Haploinsufficiency of the gene Quaking (QKI) is associated with the 6q terminal deletion syndrome

Am J Med Genet A. 2010 Feb;152A(2):319-26. doi: 10.1002/ajmg.a.33202.


Subtelomeric rearrangements involving chromosome 6q have been reported in a limited number of studies. Although the sizes are very variable, ranging from cytogenetically visible deletions to small submicroscopic deletions, a common recognizable phenotype associated with a 6q deletion could be distilled. The main characteristics are intellectual disabilities, hypotonia, seizures, brain anomalies, and specific dysmorphic features including short neck, broad nose with bulbous tip, large and low-set ears and downturned corners of the mouth. In this article we report on a female patient, carrying a reciprocal balanced translocation t(5;6)(q23.1;q26), presenting with a clinical phenotype highly similar to the common 6q- phenotype. Breakpoint analysis using array painting revealed that the Quaking (QKI) gene that maps in 6q26 is disrupted, suggesting that haploinsufficiency of this gene plays a role in the 6q- clinical phenotype.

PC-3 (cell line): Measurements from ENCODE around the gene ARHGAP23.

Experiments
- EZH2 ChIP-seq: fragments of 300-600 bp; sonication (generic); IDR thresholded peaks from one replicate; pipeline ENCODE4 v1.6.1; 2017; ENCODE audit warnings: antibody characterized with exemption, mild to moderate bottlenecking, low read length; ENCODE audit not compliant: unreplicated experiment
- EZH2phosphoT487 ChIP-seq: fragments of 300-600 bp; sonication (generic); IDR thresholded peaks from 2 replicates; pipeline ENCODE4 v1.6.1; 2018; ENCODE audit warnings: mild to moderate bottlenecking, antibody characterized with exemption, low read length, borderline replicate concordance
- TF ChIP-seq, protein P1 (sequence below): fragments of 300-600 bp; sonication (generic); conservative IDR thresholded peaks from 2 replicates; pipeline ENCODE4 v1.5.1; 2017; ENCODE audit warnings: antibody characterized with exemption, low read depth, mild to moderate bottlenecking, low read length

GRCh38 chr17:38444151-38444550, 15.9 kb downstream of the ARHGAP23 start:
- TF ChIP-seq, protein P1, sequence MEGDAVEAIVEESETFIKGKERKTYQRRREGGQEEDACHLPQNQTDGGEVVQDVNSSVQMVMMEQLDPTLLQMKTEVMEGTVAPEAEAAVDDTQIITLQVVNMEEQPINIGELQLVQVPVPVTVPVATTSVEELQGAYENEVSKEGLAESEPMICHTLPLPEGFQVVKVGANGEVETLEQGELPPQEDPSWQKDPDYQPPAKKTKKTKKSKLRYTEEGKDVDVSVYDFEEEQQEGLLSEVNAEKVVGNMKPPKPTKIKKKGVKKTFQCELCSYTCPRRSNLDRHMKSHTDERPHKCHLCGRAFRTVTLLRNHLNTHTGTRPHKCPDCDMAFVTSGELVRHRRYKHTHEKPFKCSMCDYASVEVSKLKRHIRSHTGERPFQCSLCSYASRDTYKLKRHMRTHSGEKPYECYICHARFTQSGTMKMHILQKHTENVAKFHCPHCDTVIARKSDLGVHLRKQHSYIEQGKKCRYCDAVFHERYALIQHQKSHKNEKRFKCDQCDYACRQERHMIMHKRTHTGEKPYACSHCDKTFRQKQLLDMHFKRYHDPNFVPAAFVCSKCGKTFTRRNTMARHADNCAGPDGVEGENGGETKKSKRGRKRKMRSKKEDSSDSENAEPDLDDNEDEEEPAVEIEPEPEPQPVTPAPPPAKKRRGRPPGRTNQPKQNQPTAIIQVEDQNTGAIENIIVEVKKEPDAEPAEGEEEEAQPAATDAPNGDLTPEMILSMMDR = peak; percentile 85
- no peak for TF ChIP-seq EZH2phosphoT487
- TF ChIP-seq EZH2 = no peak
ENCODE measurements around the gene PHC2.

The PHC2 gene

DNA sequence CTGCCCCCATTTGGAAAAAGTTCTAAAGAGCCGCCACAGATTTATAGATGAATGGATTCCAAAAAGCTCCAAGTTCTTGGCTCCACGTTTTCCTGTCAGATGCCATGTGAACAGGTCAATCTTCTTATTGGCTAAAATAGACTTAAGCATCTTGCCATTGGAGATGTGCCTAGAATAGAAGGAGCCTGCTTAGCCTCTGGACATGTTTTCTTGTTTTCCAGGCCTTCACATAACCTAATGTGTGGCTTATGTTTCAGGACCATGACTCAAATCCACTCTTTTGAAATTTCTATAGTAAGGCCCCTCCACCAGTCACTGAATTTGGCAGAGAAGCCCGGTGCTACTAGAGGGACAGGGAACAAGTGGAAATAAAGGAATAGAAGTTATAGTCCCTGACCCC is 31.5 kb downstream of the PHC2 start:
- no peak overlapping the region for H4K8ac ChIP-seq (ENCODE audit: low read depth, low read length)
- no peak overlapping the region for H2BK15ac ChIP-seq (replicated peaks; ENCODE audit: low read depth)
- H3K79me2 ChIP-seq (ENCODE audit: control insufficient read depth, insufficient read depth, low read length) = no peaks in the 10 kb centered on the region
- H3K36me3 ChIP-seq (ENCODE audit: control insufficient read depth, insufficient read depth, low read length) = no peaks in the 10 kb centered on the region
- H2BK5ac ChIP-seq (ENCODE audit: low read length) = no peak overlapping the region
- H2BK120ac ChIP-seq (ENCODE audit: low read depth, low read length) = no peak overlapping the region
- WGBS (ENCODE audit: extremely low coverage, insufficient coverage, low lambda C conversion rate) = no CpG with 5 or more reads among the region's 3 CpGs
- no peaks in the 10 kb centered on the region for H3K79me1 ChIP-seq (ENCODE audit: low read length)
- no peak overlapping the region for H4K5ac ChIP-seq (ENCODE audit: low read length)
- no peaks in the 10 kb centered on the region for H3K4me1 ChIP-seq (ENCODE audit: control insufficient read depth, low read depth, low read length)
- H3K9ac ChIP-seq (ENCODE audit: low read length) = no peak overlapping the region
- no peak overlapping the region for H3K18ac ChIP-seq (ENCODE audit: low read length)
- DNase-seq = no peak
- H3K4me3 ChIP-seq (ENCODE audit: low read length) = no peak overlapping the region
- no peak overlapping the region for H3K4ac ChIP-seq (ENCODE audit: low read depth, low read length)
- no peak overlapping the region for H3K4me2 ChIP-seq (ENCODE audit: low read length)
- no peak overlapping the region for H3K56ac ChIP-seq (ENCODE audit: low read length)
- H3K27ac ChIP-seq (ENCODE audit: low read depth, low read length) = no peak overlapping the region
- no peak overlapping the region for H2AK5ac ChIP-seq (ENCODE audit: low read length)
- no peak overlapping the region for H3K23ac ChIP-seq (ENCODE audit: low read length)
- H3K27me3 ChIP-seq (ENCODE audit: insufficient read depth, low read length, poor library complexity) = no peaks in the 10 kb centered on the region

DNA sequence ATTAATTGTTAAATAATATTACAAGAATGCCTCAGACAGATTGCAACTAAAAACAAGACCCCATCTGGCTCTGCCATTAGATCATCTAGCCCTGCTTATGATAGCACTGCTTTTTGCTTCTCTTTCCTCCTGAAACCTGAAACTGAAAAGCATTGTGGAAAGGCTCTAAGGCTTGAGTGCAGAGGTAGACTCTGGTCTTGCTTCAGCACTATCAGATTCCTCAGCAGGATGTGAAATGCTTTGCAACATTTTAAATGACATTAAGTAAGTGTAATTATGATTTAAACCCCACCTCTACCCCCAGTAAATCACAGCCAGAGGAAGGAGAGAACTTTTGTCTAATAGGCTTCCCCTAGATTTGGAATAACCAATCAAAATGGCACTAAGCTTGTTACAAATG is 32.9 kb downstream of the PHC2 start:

Publication types

  • Case Reports
  • Research Support, Non-U.S. Gov't

MeSH terms

  • Abnormalities, Multiple / genetics
  • Adult
  • Chromosome Deletion*
  • Chromosomes, Human, Pair 6*
  • Comparative Genomic Hybridization
  • DNA Mutational Analysis
  • Female
  • Humans
  • In Situ Hybridization, Fluorescence
  • Karyotyping
  • Male
  • Phenotype
  • RNA-Binding Proteins / genetics*
  • Syndrome*
  • Translocation, Genetic


  • QKI protein, human
  • RNA-Binding Proteins